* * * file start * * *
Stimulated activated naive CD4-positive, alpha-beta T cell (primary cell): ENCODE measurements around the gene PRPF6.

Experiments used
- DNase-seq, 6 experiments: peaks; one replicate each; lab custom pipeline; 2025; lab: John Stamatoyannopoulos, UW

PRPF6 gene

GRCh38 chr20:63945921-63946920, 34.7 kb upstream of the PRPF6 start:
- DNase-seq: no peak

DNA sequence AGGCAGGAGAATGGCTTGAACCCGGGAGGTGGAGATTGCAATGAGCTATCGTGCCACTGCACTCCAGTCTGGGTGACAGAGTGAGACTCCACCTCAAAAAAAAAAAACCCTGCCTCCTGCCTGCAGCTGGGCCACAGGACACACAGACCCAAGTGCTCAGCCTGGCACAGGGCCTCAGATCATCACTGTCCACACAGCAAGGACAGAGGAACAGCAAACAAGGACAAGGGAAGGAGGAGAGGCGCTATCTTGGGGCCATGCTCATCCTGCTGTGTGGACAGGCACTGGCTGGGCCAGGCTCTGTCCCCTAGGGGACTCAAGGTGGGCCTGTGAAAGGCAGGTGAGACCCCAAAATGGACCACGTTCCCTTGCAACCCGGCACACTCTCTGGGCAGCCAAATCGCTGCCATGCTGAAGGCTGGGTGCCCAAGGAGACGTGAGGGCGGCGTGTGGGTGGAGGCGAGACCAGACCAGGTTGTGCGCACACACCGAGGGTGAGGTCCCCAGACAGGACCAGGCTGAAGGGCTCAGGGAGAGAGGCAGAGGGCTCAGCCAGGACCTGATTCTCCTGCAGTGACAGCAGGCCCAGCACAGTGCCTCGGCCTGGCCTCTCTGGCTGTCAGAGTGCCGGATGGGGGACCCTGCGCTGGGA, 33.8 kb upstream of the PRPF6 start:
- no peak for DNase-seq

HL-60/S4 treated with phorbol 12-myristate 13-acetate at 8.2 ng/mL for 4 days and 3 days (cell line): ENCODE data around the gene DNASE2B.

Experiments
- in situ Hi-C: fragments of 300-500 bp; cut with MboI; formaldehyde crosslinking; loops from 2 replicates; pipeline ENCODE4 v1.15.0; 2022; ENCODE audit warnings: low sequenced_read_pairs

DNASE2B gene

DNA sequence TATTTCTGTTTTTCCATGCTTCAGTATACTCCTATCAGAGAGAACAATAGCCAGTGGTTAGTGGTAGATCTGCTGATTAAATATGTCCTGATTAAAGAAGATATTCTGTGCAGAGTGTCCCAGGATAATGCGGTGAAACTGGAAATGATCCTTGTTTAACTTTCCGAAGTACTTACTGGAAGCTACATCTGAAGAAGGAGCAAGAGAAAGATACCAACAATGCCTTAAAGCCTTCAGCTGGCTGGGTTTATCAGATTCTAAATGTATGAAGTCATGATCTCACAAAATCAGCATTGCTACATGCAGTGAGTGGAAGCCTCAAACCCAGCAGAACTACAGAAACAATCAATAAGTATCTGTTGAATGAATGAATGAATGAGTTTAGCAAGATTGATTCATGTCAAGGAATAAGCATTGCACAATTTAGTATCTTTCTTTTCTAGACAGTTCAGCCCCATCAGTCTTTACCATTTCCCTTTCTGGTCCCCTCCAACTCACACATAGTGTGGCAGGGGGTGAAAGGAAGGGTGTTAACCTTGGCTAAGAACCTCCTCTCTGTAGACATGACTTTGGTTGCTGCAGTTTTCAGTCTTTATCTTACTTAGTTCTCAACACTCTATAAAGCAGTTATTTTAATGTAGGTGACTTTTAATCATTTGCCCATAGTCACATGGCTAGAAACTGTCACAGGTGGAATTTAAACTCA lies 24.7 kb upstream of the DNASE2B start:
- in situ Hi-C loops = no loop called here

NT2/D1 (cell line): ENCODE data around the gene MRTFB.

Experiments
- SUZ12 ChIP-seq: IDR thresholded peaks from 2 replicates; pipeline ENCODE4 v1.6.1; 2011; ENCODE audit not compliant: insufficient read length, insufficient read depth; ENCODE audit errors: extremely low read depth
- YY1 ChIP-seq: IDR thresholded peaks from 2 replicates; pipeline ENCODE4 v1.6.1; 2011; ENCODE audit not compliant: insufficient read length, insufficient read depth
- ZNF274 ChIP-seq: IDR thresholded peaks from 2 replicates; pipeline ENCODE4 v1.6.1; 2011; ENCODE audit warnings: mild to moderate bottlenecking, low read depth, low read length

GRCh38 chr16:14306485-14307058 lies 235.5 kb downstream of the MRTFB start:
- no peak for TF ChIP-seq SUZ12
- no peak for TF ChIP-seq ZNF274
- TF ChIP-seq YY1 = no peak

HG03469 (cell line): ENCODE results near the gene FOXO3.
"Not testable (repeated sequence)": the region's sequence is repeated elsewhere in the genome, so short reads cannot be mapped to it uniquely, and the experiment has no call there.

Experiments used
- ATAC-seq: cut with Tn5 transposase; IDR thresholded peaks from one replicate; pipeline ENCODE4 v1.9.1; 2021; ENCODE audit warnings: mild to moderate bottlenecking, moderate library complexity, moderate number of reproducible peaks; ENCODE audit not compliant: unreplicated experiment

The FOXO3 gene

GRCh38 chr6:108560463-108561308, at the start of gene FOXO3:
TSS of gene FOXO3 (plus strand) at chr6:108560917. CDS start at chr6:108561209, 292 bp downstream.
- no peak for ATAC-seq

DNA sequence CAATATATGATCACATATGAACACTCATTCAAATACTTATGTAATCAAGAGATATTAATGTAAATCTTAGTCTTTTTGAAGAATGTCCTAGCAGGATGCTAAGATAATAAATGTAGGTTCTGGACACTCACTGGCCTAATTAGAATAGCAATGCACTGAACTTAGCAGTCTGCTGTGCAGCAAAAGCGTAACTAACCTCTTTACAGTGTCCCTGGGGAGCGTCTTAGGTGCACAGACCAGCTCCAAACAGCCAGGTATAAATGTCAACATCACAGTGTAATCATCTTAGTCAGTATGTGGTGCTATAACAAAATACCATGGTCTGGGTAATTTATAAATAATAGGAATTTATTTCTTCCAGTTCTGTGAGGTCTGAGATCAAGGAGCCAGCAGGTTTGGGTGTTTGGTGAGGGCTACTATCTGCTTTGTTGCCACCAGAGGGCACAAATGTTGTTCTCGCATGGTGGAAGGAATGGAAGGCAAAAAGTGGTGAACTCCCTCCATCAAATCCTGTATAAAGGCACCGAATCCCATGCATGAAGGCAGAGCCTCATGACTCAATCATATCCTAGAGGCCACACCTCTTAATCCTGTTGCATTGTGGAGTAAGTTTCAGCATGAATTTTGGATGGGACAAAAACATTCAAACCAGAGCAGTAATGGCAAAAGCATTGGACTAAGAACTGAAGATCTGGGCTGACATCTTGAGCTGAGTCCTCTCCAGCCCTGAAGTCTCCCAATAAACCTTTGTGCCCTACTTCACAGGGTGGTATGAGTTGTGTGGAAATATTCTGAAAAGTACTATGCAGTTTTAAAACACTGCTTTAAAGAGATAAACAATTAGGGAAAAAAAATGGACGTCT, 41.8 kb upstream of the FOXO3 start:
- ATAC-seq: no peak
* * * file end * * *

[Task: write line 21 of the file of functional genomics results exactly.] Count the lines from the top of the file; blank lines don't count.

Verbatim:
- no peak for TF ChIP-seq SUZ12